Table of Contents
Chromatography Research International
Volume 2011, Article ID 815183, 7 pages
http://dx.doi.org/10.4061/2011/815183
Research Article

Determination of Glucosamine in Human Plasma by High-Performance Liquid Chromatography-Atmospheric Pressure Chemical Ionization Source-Tandem Mass Spectrometry

1School of Pharmaceutical Sciences, Central South University, 410013 Changsha, China
2Bioanalytical Laboratory, Hunan Tiger-Xiangya R.&D. Company Ltd., 410013 Changsha, China

Received 22 March 2011; Revised 13 April 2011; Accepted 13 April 2011

Academic Editor: Irene Panderi

Copyright © 2011 Xingchen Zhou et al. This is an open access article distributed under the Creative Commons Attribution License, which permits unrestricted use, distribution, and reproduction in any medium, provided the original work is properly cited.

Abstract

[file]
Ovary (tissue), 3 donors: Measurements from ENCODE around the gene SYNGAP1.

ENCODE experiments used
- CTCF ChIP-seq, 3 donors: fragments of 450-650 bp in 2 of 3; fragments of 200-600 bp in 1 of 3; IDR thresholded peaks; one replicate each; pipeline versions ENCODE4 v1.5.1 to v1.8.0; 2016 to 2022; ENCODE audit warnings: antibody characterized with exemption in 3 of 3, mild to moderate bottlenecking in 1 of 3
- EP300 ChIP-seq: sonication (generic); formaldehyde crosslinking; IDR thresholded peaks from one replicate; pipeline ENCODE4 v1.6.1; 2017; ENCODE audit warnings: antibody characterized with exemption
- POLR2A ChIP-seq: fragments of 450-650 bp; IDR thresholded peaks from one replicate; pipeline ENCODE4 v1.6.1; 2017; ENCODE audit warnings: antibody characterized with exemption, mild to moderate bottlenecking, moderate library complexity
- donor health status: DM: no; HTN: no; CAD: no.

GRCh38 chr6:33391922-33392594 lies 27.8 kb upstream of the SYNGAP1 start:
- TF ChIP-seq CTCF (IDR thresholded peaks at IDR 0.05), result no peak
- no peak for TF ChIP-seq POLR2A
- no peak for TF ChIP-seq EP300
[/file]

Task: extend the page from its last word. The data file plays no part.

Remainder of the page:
A sensitive, specific, and rapid high-performance liquid chromatography-atmospheric pressure chemical ionization source-tandem mass spectrometry (HPLC-APCI-MS/MS) method for the determination of glucosamine in human plasma was developed and validated. Plasma samples were processed by protein precipitation with dehydrated ethanol, and the chromatographic separation was performed on an Agilent XDB-C18 column with a mobile phase of methanol—0.2% formic acid solution (70 : 30, v/v). Mass spectrometric quantification was carried out in the multiple reaction monitoring (MRM) mode, monitoring ion transitions of m/z 180.1 to m/z 162.1 with collision energy (CE) of 2 eV for glucosamine and m/z 181.1 to m/z 163.1 with CE of 2 eV for the internal standard (IS) in positive ion mode. The linear calibration curves covered a concentration range of 53.27–3409 ng/mL with a lower limit of quantification (LLOQ) of 53.27 ng/mL. The extraction recovery of glucosamine was greater than 101.7%. The intra- and interday precisions for glucosamine were less than 10%, and the accuracies were between 93.7% and 102.6%, determined from quality control (QC) samples of three representative concentrations. The method has been successfully applied to determining the plasma concentration of glucosamine in a clinical pharmacokinetic study involving 20 healthy Chinese male volunteers.